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Validation Forms in Vue.js Apps Using Vuelidate library

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Validation Forms in Vue.js Apps Using Vuelidate library

In this article, we discuss how to use Vuelidate, a Vue.js form validation module to keep you from rewriting simple validation code.

· Web Dev Zone ·
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Hello! One of the most common tasks in software development is input validation. Any app has different forms that submit some data, and we want to check numerous conditions: that fields are not empty and that they have a proper format (like emails), length, and so on. Yes, we can do it manually, but this is not the best path. It is better to use a specific validation library. For Vue.js apps, the popular choice is Vueildate. In this post, we will see how to install it to your Vue apps, how to use it, and observe the most important built-in validators.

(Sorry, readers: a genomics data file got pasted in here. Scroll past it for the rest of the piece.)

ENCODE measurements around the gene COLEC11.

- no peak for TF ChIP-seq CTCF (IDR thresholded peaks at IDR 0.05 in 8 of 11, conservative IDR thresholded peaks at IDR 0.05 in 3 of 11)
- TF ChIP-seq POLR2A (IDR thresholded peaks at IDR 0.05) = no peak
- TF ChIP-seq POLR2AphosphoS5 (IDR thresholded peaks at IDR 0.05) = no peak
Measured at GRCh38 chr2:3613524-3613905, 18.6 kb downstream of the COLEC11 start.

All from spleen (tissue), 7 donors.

What Is Vuelidate?

Let have a simple example. You’re building a signup form. You want to check that user provides a correct input, like:

  • Password has a minimal length of six characters.
  • All fields are filled.
  • Email has a valid format.
  • etc.

You can do this manually, but it is not the best route to follow. First, is that you will find yourself in a forest of nested if-else constructs, that you most probably could not understand after a week or two. Next, even small additions will bring a lot of changes. This is always safer to rely on an external validation library. For Vue.js applications, there are several choices, but one of most used is Vuelidate.